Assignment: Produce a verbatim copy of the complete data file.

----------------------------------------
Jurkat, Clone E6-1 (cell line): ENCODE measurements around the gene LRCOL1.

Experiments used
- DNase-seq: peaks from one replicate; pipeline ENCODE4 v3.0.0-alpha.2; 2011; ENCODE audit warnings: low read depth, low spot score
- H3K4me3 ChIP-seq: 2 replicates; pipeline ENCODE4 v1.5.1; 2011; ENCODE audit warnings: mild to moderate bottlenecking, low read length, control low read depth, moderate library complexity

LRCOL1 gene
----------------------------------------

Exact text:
Jurkat, Clone E6-1 (cell line): ENCODE measurements around the gene LRCOL1.

Experiments used
- DNase-seq: peaks from one replicate; pipeline ENCODE4 v3.0.0-alpha.2; 2011; ENCODE audit warnings: low read depth, low spot score
- H3K4me3 ChIP-seq: 2 replicates; pipeline ENCODE4 v1.5.1; 2011; ENCODE audit warnings: mild to moderate bottlenecking, low read length, control low read depth, moderate library complexity

LRCOL1 gene